Sometimes it doesn’t matter how good your lawyer is

Personal injury news roundup: 7 days ended 26 Nov 2013:

A good personal injury solicitor can do wonders when you’re trying to get a defendant to pay out on your accident claim, but sometimes it’s just not enough.

When the personal injury compensation system works, it works quite well. Just look at how five Cambridgeshire teachers took home a combined £150,000 in damages last year for their injuries – it was a cut-and-dried case of an employer admitting responsibility for the injuries their employees suffered whilst on the job. Most of the injuries were slips and trips , though there was one staff member injured in an assault; regardless of the source of the injuries they occurred whilst these staff members were conducting their duties and were entitled to compensation as a result. Straightforward and simple,  just how I like it.

On the other hand, sometimes even the most straightforward-sounding case falls flat on its face – much like how Adam Glenister’s £1,000 claim for damage to his car after he hit a particularly nasty pothole fell on Essex County Council’s curiously deaf ears. The poor bloke ended up having to shell out the cash when his run-in with the pothole left the wheel tracking on his Audi A1 in poor condition and his alloy wheels perished, but because the local authority had surveyed the road recently and not found it in any particular state that needed repairs it denied Mr Glenister’s claim.

Of course, this whole thing unravels after it comes to light that ‘recently surveyed’ means ‘surveyed seven months prior to the accident.’ I don’t know about you, but seven months is a bloody long time – is it not reasonable to assume that in those intervening months the conditions of the road could have deteriorated to the point where potholes of the calibre that caused Mr Glenister’s claim could have been formed? Well obviously not, if you work for Essex County Council.

I wonder if council member believe any other insanities while we’re at it. Do they still wait patiently for Father Christmas to come down their chimney every year? If he did, he’d surely give them stockings filled with nothing but coal for being such stupid bastards.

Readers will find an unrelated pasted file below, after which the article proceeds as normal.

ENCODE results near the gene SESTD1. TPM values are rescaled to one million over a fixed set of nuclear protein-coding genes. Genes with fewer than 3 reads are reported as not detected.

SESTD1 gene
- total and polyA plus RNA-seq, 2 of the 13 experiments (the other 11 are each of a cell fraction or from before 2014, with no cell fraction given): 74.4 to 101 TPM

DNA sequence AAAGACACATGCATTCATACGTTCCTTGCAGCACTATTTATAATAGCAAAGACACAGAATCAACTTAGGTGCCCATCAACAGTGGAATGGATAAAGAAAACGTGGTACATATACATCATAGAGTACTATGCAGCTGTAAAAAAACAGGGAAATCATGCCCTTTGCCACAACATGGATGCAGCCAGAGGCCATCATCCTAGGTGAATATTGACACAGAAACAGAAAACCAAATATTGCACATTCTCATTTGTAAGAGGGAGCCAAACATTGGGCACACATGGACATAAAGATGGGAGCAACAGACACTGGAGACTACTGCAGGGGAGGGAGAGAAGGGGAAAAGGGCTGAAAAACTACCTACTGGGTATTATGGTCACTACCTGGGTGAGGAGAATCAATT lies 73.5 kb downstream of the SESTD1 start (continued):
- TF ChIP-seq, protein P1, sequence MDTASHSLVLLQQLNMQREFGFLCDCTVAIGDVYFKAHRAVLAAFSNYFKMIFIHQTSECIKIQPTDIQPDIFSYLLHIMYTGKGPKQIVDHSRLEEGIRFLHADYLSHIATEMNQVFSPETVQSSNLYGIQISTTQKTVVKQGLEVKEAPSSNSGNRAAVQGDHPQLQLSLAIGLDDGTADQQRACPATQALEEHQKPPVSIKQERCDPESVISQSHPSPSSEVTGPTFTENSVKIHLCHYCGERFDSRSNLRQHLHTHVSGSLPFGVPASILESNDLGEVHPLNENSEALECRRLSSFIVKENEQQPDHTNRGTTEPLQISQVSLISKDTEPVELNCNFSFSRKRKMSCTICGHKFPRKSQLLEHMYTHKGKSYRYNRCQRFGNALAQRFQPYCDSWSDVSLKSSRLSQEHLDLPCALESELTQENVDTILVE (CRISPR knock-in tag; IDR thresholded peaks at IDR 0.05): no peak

So much for blaming lawyers for rampant injury claims

Personal injury news roundup: 7 days ended 22 Oct 2013:

Detractors of the personal injury lawyer community love to claim injury lawyers are the root of all evil, but it looks like these firebrands are just wrong.

Now far be it for me to go around saying ‘I told you so,’ but let’s be honest here: the news this week has been filled with evidence that blaming injury lawyers on the so-called ‘compensation culture’ has been absolute rubbish. Don’t believe me? Well look at how useless new regulatory reform has been, according to recent research that revealed a nearly 4 per cent jump in the number of car accident claims made so far in 2013 when compared to last year’s figures.

Just eight months in to 2013 and there’s already been more than 567,000 claims made for damages less than £25,000. This is despite the fact that there have been a spate of new reforms that went into effect supposedly to kerb the ‘ambulance chasing’ behaviour of personal injury solicitors by limiting the legal fees lawyers can claim off clients.

And if you think it’s just the car insurance industry that’s been sent reeling by these revelations, guess again: other types of injury claims activity has remained just as robust. Look at how much Suffolk County Council has had to pay out over the past three years for example, despite the fact that it’s been a good year and a half since these reforms went into effect: more than £1.4 milion!

There have been in excess of 400 payouts made by the local authority alone since the beginning of 2010. However, the most amazing figure isn’t this one but the fact that those 400 claims only represent some 22 per cent of total claims handled by the county council: a full 78 per cent of the claims made against the council never even saw the light of day!

So you tell me: are all these legal reforms actually doing anything to control the costs incurred by the taxpayer or the car insurance policyholder? I’m going to venture out on a limb here and say apparently not. It looks like the problem weren’t legal fees after all – I hope all those reformers and campaigners enjoy having a bit of egg on their face now that they’ve been proven completely and utterly wrong!